Academic journal articles on sub-results of the RECIPES project
During the RECIPES project time, RECIPES partners have written on sub-results of the project. Below are the publications listed that refer to the RECIPES research.
Sabrina Röttger-Wirtz, "Case C-616/17 Blaise and Others: The Precautionary Principle and Its Role in Judicial Review – Glyphosate and the Regulatory Framework for Pesticides", Maastricht Journal of European and Comparative Law, 27(4), 2020: 529-542.
The approval renewal of glyphosate as an active substance for pesticides in the EU has also kept the Court of Justice occupied. Within this line of case law, the Blaise case is the most recent one. In this preliminary reference procedure the Court was asked to review the validity of the Plant Protection Products Regulation 1107/2009, examined against the precautionary principle as benchmark. The case is relevant not only for the questions raised about the Regulation, but also as it sheds a light on the – albeit limited – use of the precautionary principle in the judicial review of EU legislative measure.
Fritz-Julius Grafe and Harald A. Mieg, "Precaution and Innovation in the Context of Wastewater Regulation: An Examination of Financial Innovation under UWWTD Disputes in London and Milan", Sustainability, 13(16), 2021: 9130.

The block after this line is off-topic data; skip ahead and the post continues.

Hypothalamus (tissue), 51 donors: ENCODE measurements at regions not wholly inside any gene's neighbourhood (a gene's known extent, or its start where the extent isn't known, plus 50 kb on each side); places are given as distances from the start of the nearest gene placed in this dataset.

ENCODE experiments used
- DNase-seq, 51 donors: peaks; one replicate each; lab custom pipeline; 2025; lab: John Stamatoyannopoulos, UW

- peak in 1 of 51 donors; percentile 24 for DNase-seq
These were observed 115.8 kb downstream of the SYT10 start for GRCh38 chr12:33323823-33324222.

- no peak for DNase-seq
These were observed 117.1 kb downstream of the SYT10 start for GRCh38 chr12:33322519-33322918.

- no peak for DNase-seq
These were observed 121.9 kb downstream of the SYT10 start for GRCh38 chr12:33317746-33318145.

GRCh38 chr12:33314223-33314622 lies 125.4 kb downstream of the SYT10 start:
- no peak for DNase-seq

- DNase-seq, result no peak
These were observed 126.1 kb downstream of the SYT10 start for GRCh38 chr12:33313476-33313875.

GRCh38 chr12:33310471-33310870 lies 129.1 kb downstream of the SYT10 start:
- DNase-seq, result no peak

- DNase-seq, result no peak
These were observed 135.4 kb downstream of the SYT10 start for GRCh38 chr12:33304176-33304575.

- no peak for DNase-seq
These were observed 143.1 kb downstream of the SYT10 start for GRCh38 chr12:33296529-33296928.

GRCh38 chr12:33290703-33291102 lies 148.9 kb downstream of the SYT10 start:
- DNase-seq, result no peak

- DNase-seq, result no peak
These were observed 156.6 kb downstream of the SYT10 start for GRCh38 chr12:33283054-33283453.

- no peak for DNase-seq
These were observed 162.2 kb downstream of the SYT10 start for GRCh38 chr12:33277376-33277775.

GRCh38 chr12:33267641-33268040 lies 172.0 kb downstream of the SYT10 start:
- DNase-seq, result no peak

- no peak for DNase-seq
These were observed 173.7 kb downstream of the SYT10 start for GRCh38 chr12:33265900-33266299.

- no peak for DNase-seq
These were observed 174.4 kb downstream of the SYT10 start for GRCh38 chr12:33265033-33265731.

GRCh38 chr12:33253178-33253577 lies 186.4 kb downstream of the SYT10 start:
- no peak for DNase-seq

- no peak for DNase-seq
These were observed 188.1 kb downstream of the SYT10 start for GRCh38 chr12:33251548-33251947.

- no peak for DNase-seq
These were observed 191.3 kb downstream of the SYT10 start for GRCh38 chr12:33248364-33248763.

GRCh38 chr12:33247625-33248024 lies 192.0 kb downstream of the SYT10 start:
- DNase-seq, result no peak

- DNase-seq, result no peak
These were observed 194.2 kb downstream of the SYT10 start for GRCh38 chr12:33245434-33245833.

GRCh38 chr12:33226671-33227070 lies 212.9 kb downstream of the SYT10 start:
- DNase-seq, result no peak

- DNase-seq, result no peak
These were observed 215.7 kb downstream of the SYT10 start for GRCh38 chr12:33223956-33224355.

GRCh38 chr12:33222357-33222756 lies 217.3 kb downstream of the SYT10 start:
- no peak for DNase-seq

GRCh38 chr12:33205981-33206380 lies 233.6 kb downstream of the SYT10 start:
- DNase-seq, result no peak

The Water Framework Directive (WFD) under the guidance of the precautionary principle sets out standards to guarantee high quality water services for European citizens. This creates pressure on European cities to update and renew their water infrastructures in accordance with EU Law at great financial cost. Cities within the Union try to bridge this financial gap with a variety of approaches. This paper presents the cases of London and Milan, both of which were subject to legal proceedings for breaching the Urban Waste Water Treatment Directive. By example of these two cases, this article details how the precautionary principle affects urban water infrastructure provision, and how the regulation of the primary risk of pollution can both trigger innovation and create secondary risks within the highly integrated urban water infrastructure sector. The London case focusses on an individual infrastructure project and shows how its financial framing has compromised the final outcome, while the Milan case presents a longer-view perspective that shows how structural changes in the urban water infrastructure sector have enabled an environment for sustainable financial innovation. The role of transparency and good local governance practices are emphasized for a successful implementation of the precautionary principle requirements in a city’s water sector. Managing this process effectively can result in meaningful social innovation for urban water infrastructure provision.
Jeroen P van Der Sluijs, "Insect decline, an emerging global environmental risk", Current Opinion in Environmental Sustainability, 46, 2020: 39-42.